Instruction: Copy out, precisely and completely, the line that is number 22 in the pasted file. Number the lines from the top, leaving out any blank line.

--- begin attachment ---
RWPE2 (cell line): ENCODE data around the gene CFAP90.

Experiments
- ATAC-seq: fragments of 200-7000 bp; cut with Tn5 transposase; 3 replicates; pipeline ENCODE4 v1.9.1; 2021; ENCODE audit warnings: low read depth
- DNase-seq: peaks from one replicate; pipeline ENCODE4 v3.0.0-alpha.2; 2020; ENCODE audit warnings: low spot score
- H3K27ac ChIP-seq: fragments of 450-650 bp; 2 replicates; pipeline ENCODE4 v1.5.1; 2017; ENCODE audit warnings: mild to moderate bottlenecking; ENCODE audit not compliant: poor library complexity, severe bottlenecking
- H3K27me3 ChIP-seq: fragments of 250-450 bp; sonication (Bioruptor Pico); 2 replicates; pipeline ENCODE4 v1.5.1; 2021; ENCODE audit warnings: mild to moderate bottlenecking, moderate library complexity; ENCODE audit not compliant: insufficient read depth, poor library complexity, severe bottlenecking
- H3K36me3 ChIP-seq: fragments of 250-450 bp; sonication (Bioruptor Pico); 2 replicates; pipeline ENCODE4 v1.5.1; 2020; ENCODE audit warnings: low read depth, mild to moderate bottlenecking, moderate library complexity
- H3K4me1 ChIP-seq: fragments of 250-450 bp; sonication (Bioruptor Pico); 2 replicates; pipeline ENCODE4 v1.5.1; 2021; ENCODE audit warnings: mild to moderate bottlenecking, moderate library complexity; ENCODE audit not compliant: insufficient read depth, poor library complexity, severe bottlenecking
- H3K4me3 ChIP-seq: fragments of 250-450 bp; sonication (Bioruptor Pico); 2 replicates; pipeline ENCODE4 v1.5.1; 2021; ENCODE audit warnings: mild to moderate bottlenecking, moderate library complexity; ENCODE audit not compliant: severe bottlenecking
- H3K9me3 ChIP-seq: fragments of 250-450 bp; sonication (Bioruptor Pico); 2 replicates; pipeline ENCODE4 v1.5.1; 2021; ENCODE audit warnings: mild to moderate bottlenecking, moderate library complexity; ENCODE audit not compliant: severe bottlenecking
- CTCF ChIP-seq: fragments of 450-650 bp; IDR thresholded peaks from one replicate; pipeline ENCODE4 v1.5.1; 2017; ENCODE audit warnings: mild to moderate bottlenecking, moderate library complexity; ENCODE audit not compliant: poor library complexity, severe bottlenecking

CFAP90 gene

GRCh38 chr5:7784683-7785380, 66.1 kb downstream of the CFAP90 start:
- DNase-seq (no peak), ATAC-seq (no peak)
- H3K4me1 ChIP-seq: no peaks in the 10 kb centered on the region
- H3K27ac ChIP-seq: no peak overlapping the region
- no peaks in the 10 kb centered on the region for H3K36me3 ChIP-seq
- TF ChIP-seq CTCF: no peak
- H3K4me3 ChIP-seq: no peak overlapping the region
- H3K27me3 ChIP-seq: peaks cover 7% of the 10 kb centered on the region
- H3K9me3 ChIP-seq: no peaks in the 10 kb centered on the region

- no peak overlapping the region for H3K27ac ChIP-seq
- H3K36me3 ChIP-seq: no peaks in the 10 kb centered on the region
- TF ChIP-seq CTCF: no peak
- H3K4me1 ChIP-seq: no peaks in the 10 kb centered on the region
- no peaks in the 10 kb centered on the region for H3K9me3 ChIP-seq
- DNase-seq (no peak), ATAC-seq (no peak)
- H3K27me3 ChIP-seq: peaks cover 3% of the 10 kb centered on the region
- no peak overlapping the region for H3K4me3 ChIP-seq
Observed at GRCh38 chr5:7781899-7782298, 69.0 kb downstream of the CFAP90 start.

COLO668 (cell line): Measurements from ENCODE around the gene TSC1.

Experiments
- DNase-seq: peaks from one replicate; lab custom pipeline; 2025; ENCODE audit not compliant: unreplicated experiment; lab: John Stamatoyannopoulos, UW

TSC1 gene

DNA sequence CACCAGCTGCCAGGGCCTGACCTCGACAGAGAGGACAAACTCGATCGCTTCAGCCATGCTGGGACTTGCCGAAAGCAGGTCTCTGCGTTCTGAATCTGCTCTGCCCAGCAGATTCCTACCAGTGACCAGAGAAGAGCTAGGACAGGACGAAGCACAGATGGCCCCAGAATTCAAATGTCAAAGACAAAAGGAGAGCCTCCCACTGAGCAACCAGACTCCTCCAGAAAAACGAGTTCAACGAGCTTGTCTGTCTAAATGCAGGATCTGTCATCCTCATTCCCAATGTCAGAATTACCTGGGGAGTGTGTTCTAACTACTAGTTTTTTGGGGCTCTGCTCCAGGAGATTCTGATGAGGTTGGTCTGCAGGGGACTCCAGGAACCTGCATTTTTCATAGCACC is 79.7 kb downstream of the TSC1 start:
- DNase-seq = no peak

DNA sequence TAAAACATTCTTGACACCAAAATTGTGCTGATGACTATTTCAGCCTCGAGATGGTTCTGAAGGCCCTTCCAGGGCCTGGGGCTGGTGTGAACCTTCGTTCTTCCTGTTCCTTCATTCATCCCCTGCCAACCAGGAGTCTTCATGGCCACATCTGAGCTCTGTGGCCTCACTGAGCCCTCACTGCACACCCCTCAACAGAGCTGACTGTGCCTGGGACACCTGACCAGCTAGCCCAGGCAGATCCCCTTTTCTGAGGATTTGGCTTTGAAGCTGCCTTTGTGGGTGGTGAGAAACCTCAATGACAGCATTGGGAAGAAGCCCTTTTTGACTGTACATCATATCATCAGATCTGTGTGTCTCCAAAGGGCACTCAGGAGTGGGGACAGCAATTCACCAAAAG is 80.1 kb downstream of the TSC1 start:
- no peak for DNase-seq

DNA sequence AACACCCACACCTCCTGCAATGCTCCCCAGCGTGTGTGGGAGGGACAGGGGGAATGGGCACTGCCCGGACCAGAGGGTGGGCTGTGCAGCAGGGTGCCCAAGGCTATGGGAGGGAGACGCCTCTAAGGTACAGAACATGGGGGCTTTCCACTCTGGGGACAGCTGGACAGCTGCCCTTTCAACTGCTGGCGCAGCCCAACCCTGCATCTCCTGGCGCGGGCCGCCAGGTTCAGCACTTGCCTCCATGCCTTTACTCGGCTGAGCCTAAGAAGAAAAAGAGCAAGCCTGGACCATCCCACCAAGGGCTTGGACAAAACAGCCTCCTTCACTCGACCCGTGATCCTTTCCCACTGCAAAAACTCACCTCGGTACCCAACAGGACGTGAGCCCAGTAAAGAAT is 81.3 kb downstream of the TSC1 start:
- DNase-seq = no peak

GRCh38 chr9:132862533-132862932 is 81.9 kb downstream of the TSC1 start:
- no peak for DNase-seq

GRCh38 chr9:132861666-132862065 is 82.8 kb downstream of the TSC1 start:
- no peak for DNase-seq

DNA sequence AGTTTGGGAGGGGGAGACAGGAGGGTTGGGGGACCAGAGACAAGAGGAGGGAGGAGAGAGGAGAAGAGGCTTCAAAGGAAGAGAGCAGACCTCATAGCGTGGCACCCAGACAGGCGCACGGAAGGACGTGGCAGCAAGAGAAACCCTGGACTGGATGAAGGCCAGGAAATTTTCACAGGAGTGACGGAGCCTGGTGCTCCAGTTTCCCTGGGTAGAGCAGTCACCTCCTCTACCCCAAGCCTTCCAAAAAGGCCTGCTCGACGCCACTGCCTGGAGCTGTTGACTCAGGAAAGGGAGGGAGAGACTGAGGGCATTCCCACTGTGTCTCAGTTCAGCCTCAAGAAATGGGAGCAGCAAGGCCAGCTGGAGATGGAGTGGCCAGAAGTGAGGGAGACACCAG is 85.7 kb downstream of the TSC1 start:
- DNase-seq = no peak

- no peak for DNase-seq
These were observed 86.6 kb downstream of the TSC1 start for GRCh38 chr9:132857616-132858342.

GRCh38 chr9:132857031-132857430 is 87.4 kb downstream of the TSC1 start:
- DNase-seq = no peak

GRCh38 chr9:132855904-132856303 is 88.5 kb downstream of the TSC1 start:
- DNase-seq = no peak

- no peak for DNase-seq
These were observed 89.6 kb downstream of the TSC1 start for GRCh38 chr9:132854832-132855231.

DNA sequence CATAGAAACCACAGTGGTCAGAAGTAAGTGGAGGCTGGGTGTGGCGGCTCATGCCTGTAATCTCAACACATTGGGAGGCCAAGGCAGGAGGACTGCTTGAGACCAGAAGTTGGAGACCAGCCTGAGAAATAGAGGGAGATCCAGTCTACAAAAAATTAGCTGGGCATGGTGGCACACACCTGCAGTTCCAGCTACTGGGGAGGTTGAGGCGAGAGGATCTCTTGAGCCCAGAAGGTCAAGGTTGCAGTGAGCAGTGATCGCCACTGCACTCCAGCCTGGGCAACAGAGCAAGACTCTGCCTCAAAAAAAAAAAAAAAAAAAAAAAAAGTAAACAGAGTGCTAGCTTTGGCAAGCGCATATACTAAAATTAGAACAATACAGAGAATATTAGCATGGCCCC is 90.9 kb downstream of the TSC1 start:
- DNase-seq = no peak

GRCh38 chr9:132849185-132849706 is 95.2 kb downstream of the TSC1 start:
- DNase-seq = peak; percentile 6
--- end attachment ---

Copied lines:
- no peak overlapping the region for H3K27ac ChIP-seq